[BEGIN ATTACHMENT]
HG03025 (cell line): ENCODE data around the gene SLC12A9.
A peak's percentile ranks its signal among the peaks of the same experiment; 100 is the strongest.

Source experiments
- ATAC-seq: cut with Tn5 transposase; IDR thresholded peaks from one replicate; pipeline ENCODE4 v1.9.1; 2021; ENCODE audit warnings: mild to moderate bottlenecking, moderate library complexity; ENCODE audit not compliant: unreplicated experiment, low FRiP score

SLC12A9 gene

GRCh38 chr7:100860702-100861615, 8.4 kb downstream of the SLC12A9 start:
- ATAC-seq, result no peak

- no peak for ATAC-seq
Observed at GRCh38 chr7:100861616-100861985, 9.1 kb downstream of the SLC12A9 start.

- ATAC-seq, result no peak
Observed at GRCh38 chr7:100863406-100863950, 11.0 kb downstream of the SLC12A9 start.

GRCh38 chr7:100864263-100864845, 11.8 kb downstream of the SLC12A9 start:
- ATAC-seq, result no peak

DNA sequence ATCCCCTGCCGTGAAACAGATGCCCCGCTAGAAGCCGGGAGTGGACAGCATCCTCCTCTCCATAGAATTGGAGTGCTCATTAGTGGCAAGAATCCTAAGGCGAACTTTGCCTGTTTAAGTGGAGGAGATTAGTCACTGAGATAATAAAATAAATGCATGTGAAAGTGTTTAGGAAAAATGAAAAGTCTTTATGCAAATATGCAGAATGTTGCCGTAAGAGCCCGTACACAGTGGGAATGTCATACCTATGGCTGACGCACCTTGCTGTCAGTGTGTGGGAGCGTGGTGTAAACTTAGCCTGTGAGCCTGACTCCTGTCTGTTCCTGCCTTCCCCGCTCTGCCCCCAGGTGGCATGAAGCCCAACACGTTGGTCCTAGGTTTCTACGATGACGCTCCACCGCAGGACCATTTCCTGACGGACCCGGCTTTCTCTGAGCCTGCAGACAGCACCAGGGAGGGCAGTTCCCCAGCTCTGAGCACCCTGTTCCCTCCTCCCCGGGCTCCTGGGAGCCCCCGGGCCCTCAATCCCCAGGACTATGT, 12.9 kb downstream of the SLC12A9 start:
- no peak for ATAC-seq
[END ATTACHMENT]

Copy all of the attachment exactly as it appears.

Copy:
HG03025 (cell line): ENCODE data around the gene SLC12A9.
A peak's percentile ranks its signal among the peaks of the same experiment; 100 is the strongest.

Source experiments
- ATAC-seq: cut with Tn5 transposase; IDR thresholded peaks from one replicate; pipeline ENCODE4 v1.9.1; 2021; ENCODE audit warnings: mild to moderate bottlenecking, moderate library complexity; ENCODE audit not compliant: unreplicated experiment, low FRiP score

SLC12A9 gene

GRCh38 chr7:100860702-100861615, 8.4 kb downstream of the SLC12A9 start:
- ATAC-seq, result no peak

- no peak for ATAC-seq
Observed at GRCh38 chr7:100861616-100861985, 9.1 kb downstream of the SLC12A9 start.

- ATAC-seq, result no peak
Observed at GRCh38 chr7:100863406-100863950, 11.0 kb downstream of the SLC12A9 start.

GRCh38 chr7:100864263-100864845, 11.8 kb downstream of the SLC12A9 start:
- ATAC-seq, result no peak

DNA sequence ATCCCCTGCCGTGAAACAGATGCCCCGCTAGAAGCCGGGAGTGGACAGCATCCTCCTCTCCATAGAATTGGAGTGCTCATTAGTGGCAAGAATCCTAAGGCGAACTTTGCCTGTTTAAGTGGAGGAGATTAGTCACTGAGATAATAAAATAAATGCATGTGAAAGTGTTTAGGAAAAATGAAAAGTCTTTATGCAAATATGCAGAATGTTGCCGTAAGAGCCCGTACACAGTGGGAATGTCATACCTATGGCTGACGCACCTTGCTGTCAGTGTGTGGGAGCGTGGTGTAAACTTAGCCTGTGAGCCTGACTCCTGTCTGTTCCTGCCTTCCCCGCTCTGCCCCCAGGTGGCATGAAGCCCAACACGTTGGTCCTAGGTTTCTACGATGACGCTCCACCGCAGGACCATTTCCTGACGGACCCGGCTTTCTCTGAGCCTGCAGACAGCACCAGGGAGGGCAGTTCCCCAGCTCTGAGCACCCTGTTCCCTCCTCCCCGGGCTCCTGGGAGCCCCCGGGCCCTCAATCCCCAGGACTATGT, 12.9 kb downstream of the SLC12A9 start:
- no peak for ATAC-seq